Chapter fund-raising tips

Region 12 chapter leaders,

Here are some tips from Regions 4 & 5 on finding sponsors for a regional conference. They could also apply for major events where you’re trying to attract a broader audience.

To: Members of SPJ National board
From: Robyn Davis Sekula, fundraising chair, Regions 4&5 conference
Re: Funding for the Regions 4&5 conference
Date: April 12, 2011

The SPJ 4&5 Super Regional Conference is behind us, and we’re delighted to report that the conference had 230 attendees and netted a healthy profit of nearly $10,000, which will be split among three chapters (Cincinnati, Louisville and Bluegrass Pro). We thought it would be helpful to provide an outline of how we did it that could be used by other regions and also possibly be of help in planning the national conference.

Below you’ll find an outline of the steps we took, a listing of the sponsorship levels, a list of sponsors, a list of (nearly) everyone we asked and also a copy of the letter we used to ask for the funding. I hope all of this is helpful.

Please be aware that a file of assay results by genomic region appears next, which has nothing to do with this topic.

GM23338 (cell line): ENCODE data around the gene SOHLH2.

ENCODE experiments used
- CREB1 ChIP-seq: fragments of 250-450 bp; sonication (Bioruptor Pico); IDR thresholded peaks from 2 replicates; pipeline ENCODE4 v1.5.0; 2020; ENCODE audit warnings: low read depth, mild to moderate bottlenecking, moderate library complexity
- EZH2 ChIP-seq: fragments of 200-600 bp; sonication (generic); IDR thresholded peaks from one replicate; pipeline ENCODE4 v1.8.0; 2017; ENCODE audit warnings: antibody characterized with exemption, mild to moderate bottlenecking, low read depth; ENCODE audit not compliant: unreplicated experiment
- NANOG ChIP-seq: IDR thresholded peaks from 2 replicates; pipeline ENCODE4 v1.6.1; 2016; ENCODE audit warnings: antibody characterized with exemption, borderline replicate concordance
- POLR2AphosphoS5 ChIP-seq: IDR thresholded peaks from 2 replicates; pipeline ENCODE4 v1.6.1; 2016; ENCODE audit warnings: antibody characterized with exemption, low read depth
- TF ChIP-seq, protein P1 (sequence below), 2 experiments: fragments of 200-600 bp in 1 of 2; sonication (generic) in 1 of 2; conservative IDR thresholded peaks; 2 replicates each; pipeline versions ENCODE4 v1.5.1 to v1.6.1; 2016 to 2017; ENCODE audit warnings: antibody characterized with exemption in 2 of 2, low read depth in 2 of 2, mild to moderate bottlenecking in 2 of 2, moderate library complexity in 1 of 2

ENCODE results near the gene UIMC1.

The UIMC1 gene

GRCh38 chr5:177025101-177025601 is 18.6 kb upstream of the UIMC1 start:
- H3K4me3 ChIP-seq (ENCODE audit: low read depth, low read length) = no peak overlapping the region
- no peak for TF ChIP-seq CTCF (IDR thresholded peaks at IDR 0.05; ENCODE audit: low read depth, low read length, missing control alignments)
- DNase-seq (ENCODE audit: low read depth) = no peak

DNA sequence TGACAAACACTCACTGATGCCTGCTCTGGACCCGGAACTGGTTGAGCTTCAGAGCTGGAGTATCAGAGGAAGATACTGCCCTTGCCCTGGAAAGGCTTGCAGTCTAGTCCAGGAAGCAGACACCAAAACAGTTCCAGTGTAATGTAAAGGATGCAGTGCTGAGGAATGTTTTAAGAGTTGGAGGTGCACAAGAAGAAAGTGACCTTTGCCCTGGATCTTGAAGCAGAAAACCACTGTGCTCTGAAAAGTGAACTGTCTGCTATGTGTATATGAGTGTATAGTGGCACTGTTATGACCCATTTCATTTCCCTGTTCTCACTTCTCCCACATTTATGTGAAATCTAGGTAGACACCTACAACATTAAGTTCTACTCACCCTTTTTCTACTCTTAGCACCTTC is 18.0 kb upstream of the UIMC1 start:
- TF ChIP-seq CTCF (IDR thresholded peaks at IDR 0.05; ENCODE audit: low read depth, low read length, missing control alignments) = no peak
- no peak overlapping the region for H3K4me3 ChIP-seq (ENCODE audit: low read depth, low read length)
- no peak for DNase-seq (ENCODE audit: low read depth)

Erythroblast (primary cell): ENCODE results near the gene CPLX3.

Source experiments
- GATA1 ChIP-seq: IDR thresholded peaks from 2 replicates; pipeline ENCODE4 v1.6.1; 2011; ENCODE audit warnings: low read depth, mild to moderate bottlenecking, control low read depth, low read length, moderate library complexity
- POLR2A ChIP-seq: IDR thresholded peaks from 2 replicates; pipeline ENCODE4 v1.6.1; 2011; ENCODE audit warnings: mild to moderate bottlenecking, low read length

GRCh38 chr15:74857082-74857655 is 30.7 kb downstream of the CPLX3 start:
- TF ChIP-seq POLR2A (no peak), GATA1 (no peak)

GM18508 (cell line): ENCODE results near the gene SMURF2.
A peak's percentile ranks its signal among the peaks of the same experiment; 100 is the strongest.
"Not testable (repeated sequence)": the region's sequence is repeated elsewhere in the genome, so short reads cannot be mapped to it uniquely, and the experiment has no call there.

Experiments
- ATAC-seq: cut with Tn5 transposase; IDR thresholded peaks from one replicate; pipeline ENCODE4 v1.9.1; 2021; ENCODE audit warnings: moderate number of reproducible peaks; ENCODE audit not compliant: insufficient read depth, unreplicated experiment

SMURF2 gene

If you have questions about this, feel free to ask Region 4 Director James Pilcher, or Region 5 Director Liz Hansen. You can also contact me at robynsekula@sbcglobal.net or (502) 608-6125.

Here are the steps of how we did it:
1. We determined the cost for the conference at roughly $15,000.
2. We put someone in charge of securing sponsorship funding (me).
3. We created a list of who we wanted to ask for sponsorships. Those who had the closest relationships with the organization/principals within it made the ask. James Pilcher approached Scripps, Patti Newberry approached Miami University (her employer) and I did most of the rest of the asks.